DR Congo

Ebola virus disease – Democratic Republic of the Congo: Disease outbreak news, 22 November 2018

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Containing the ongoing Ebola virus disease (EVD) outbreak in the Democratic Republic of the Congo is a complex and challenging task but WHO remains confident that the outbreak can be successfully contained in collaboration with the Ministry of Health (MoH) and partners.

On 16 November 2018, an armed group attacked the United Nations Organization Stabilization Mission in the Democratic Republic of the Congo (MONUSCO) base in the Boikene District, in the city of Beni, close to the UN Ebola response residences. Response operations in Beni were briefly paused but all activities, including vaccination, resumed by 18 November. WHO condemns the attacks on peacekeepers who are integral to the ongoing efforts to manage the EVD outbreak. WHO will continue to evaluate the situation and risks involved, and remain vigilant about measures to protect responders and civilians.

Health centres have been identified as a source of disease transmission. Medications administered via injections were a notable cause of infection. Current efforts are focused on improving infection prevention and control (IPC) measures, including providing water and products for cleaning, training health providers at informal health centres and encouraging the provisision of medications which do not require injections.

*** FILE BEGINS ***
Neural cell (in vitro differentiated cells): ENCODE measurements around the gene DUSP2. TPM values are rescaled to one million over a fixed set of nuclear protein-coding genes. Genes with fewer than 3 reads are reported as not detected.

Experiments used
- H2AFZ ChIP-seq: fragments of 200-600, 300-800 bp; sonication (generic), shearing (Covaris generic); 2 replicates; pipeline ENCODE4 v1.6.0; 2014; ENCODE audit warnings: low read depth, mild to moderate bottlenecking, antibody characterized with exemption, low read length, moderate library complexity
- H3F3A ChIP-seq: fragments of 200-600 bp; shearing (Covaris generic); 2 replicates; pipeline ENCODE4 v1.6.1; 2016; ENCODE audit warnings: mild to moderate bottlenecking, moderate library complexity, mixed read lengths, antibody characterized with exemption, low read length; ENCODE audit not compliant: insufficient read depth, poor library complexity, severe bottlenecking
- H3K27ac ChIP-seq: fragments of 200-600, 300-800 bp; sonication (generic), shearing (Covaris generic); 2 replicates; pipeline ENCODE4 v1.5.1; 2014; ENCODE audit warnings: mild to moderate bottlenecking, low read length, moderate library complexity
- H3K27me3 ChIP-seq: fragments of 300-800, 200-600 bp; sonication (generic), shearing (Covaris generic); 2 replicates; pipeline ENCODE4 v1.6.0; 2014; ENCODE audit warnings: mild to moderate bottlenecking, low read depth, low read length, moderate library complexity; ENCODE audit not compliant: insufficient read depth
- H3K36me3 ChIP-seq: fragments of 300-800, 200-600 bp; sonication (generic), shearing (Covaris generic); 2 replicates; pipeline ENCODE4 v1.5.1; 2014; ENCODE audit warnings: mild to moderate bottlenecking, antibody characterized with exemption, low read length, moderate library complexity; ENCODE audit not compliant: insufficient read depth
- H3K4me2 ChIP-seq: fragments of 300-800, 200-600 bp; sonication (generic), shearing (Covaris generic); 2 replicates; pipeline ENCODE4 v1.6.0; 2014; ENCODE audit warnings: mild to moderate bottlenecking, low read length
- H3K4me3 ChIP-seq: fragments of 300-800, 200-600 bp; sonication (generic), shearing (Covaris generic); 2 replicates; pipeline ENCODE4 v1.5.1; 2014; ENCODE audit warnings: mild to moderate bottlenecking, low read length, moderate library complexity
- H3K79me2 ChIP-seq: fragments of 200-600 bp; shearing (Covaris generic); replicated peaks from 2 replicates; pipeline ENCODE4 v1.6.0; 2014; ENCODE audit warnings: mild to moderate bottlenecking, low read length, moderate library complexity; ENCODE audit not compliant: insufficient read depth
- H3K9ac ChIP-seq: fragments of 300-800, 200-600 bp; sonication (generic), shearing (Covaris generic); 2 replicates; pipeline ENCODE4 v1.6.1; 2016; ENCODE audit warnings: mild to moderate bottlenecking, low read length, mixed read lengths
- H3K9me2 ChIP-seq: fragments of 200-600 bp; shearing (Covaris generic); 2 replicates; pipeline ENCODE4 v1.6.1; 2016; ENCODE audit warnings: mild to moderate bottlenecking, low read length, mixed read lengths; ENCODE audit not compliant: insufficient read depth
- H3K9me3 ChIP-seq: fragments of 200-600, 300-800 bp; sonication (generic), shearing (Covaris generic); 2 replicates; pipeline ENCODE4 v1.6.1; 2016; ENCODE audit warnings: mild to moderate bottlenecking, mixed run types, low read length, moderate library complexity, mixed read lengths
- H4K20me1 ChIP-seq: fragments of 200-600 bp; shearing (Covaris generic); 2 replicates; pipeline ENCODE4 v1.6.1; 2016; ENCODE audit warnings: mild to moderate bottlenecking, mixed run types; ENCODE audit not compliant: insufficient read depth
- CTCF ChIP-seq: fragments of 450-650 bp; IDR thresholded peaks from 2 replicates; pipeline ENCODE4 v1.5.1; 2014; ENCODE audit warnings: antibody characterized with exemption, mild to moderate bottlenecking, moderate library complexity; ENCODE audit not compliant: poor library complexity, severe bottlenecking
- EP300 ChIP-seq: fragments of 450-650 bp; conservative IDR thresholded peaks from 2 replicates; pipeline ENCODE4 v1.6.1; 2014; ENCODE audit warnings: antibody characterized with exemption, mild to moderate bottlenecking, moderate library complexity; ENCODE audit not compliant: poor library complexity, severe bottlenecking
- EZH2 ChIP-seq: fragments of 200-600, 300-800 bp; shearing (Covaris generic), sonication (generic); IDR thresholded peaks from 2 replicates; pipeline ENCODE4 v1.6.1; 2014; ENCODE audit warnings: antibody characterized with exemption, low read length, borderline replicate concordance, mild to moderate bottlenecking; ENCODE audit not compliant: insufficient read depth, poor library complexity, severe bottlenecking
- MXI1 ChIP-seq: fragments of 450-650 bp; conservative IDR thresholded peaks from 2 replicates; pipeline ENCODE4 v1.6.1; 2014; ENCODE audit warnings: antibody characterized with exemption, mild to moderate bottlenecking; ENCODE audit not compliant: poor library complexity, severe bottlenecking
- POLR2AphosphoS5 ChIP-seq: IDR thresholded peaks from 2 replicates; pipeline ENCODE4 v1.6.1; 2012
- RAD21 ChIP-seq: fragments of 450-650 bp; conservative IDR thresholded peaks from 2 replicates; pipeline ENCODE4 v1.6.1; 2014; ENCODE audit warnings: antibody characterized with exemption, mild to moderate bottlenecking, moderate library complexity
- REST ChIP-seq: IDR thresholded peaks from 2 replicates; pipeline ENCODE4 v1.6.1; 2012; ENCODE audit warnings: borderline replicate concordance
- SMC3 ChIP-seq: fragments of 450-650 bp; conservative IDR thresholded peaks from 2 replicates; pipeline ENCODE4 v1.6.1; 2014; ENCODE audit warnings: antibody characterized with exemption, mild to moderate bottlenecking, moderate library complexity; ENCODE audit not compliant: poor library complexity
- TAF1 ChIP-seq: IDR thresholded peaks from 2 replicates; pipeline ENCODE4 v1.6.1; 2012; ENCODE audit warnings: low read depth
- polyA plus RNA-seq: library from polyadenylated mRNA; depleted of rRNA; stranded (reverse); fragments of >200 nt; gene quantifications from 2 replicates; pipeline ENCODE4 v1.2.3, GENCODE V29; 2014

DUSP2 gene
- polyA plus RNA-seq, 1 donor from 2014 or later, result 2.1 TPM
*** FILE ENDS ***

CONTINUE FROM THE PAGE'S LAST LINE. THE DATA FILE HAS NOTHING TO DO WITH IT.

During the reporting period (14 – 20 November), 36 new confirmed EVD cases were reported from Beni, Mutwanga, Kalunguta, Butembo, Katwa and Oicha while seven probable cases were reported from Kalunguta. Seven of the new cases were newborn babies and infants aged less than two years, six were children aged between 2 – 17 years and one case was a pregnant woman. Five health workers from Beni and Katwa were among the newly infected; 39 health workers have been infected to date. Ten additional survivors were discharged from Ebola treatment centres (ETCs) in Beni (six) and Butembo (four) and reintegrated into their communities; 113 patients have recovered to date.

As of 20 November, 386 EVD cases (339 confirmed and 47 probable), including 219 deaths (172 confirmed and 47 probable)1, have been reported in 11 health zones in North Kivu Province and three health zones in Ituri Province (Figure 1). The overall trends in weekly case incidence reflect continued community transmission in several cities and villages in North Kivu (Figure 2). Given the expected delays in case detection and ongoing data reconciliation activities, trends, especially in the most recent weeks, must be interpreted cautiously.

The risk of the outbreak spreading to other provinces in the Democratic Republic of the Congo, as well as to neighbouring countries, remains very high. Over the course of the past week, alerts have been reported from Uganda and Zambia; EVD has been ruled out for all alerts to date.

Public health response